New Year’s Celebrations Around The World
Tis’ the season to prepare for the New Year’s onslaught of boozy parties, 12 o’clock kisses, and the yearly butchering of Auld Lang Syne. For us, engaging in these yearly traditions is done without a second thought, but how do other New Year’s celebrations play out around the world? Yes, getting on the sauce is a common theme throughout, but other countries have a range of quirky ways to accompany the drinking. Here we bring you five culturally unique takes on New Year’s celebrations.
New Year’s celebrations around the world
The Philippines: food for thought
New Year’s celebrations in this country of over 7,000 islands largely boil down to what’s on your plate. In the Philippines, many believe the texture and even shape of food determine your fortunes for the New Year. For instance, locals wouldn’t dream of ending the year without eating pancit (long noodles). Originally introduced by Chinese settlers, this delicious dish is said to bestow good health and long life upon the eater. Additionally, if you fancy keeping your family bond nice and strong just grab a bowl of sticky rice. Also, don’t forget to accompany those carbs by surrounding yourself with circular fruits; Filipinos maintain that they are extremely fortuitous. However, avoid chowing down on fish or chicken, as they apparently symbolize hard times and a scarcity of food. And I thought choosing between a sausage roll or scotch egg from the buffet was complicated.
Russia: drinks filled with desire
For many across the world, the New Year comes with healthy promises to offset a month of gorging on mainly salt and sugar, and of course the festive boozing. Russians, however, carry on the party for another month. In January it is estimated that over 1.5bn litres of alcohol is washed down the hatchets of our revelling northern neighbours. On average, winters pack a bone-chilling punch of minus 15º. So along with extra layers, it seems Russians rely on vodka, champagne, and anything else alcoholic to warm their cockles.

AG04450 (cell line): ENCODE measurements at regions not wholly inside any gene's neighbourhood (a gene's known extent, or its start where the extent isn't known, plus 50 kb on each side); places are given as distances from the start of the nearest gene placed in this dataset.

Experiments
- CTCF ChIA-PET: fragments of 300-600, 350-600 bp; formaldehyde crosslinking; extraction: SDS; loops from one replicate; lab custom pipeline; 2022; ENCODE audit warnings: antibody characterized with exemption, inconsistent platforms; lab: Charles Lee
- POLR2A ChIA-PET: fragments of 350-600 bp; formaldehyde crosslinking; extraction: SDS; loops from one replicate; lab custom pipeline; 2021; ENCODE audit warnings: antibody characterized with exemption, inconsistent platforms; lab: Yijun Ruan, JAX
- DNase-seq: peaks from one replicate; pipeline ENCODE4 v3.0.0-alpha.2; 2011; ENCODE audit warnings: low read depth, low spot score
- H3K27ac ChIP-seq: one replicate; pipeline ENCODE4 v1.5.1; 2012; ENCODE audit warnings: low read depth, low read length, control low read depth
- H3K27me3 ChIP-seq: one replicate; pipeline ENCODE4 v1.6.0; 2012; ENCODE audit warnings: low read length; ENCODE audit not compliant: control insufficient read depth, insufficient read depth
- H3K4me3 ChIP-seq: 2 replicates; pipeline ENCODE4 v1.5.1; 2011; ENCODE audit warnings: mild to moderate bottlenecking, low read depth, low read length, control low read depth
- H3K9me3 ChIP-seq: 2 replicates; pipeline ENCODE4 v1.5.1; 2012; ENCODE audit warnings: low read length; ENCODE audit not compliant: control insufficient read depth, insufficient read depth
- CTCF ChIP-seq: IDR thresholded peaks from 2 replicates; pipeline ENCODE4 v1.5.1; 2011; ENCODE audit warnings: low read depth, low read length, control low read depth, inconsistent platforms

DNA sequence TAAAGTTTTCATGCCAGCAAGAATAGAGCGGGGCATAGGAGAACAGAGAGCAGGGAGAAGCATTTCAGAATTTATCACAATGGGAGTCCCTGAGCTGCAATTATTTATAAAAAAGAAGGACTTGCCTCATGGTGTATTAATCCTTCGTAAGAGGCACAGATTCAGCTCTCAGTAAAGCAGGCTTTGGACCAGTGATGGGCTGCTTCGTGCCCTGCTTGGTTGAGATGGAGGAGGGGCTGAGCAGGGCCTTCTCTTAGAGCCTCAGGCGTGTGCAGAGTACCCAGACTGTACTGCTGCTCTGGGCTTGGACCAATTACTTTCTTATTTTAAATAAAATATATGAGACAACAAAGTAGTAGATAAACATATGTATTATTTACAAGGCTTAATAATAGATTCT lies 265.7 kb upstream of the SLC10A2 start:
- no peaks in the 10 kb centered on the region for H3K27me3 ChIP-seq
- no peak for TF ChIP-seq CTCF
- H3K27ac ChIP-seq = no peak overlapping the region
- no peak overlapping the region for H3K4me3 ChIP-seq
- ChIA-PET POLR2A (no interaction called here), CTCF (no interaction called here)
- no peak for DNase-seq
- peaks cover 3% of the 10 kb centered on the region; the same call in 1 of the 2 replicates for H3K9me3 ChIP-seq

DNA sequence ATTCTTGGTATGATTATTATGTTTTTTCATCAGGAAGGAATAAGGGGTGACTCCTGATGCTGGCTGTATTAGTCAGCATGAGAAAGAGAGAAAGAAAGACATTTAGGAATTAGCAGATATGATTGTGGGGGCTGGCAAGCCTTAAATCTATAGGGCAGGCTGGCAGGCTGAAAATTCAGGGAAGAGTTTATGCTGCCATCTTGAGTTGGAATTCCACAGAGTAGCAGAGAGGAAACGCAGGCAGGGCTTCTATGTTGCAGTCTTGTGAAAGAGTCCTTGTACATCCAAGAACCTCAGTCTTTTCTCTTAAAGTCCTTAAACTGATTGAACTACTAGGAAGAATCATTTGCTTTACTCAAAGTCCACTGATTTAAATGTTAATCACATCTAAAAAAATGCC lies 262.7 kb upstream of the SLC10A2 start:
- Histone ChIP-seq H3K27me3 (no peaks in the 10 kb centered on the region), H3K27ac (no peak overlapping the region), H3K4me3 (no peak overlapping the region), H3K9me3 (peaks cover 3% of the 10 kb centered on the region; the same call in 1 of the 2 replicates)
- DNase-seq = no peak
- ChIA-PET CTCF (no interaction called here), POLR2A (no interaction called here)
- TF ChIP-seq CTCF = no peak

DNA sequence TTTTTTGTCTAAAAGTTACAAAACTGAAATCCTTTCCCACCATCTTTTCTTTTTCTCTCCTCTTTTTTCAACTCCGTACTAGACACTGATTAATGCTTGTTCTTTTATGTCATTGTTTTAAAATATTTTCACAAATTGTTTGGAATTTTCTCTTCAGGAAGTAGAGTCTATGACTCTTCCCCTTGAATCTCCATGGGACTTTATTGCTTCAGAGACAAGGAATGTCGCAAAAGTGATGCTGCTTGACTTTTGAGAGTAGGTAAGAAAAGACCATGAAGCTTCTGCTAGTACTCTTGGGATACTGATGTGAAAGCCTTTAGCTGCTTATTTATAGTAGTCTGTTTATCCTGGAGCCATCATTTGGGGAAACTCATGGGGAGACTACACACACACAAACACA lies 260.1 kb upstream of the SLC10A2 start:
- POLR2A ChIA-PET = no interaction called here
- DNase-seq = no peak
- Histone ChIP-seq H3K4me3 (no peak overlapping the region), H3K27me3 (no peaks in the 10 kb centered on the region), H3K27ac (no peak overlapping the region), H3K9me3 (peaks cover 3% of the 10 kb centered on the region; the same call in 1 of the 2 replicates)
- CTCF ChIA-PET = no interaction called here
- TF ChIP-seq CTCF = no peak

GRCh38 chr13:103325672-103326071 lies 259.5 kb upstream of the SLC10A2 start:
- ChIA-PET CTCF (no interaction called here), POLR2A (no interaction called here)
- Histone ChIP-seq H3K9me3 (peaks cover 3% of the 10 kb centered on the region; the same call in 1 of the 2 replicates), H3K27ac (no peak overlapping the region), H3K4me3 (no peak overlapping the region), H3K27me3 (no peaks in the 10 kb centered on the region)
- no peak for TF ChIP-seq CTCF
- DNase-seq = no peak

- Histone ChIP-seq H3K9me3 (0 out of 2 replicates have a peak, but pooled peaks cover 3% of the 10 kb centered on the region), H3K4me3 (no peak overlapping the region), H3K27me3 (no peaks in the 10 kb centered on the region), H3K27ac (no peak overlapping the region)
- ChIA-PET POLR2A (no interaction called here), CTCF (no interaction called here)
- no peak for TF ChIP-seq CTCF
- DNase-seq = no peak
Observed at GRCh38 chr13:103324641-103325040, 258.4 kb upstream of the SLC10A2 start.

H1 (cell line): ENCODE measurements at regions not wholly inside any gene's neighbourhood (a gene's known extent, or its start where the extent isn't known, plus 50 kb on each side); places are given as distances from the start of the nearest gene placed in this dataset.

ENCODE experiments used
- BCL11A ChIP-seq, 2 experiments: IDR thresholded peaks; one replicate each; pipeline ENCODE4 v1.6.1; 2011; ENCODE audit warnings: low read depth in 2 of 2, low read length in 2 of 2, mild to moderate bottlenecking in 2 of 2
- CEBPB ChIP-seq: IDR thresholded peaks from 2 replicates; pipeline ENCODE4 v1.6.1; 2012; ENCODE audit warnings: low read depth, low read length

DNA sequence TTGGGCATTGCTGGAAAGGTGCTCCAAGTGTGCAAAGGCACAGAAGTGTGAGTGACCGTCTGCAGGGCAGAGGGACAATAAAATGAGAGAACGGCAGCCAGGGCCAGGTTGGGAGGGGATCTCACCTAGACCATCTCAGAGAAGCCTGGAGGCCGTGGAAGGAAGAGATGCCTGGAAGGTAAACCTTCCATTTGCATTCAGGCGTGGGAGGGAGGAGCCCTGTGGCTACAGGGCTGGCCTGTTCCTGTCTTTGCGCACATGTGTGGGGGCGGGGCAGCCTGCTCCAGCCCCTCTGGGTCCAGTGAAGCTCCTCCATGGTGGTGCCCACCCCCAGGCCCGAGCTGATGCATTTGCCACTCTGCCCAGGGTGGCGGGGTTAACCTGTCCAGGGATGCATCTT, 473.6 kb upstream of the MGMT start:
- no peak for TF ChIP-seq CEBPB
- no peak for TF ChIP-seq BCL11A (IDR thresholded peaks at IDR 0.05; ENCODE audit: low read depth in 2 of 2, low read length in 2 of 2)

Nevertheless, festive tipple doesn’t only battle the chilly temperatures, it also brings good luck. A New Year’s tradition is to write your wishes on a piece of paper, set it alight, and then drop the ashes in a glass of bubbly. The champagne is then knocked back along with your burnt desires at the strike of midnight. We gather that the number one wish of most Russians is a soft February hangover.
Why not drink in the imperial charms of Russia on one of our multi-centre holidays?
Puerto Rico: start the year with a splash
Like many others, Puerto Ricans celebrate the New Year with close friends and family. Saying that, there is one tradition that is unique to this tropical island: throwing water out of your window to wash away bad spirits. If you’re lucky enough to find yourself on its spectacular coastline on New Year’s Eve, do as the locals do and fall into the waves at the stroke of midnight. Islanders guarantee this is the only way to ensure a fresh start for the next 12 months.
Ecuador: let it burn
Our next addition to New Year’s celebrations around the world takes us to Ecuador. Superstition seems to be rife at this time of year, and this South American country is no exception. For instance, most Ecuadorians wouldn’t dare to welcome in the year without slipping a dollar in their shoe and leaving it overnight. The following day the note gets quickly placed in a wallet and sits there all year. This, apparently, guarantees a wealthy 12 months ahead.
Ecuadorians also love celebrating the new year with a roaring bonfire and Monigotes (large dolls), which are prepared weeks beforehand for street pyres. As soon as darkness descends on the 31st, smoke fills the air and locals hurl bangers into busy streets. Many people place messages inside the effigy before burning it. These feature bad events or unpopular figures (usually politicians) from the past year. Once the monigote is ablaze, locals line up to leap over the fire – a tradition that goes back to their Andean ancestors.
Another tradition/minor scam that has become custom is the paying of tolls. Throughout Ecuador troupes of young children close roads, sometimes with chains or ropes, and demand a fee from those wanting to pass. Not a bad racket.
Spain: it’s all about the grapes
As the countdown to midnight on New Year’s Eve begins, revellers across Spain pack into plazas or living rooms clutching green grapes. The aim is to then gobble down twelve grapes in the last ten seconds of the year, why? For luck of course. It is believed that each eaten grape brings one month of good luck. Saying this, swallowing more than one grape per second is no mean feat, and often results in hilarity; especially with foreigners giving it a go for the first time. After, you mustn’t forget to use your right foot for your first step in the New Year. Not doing so is considered back luck, and would mean you nearly choked on twelve grapes for nothing.
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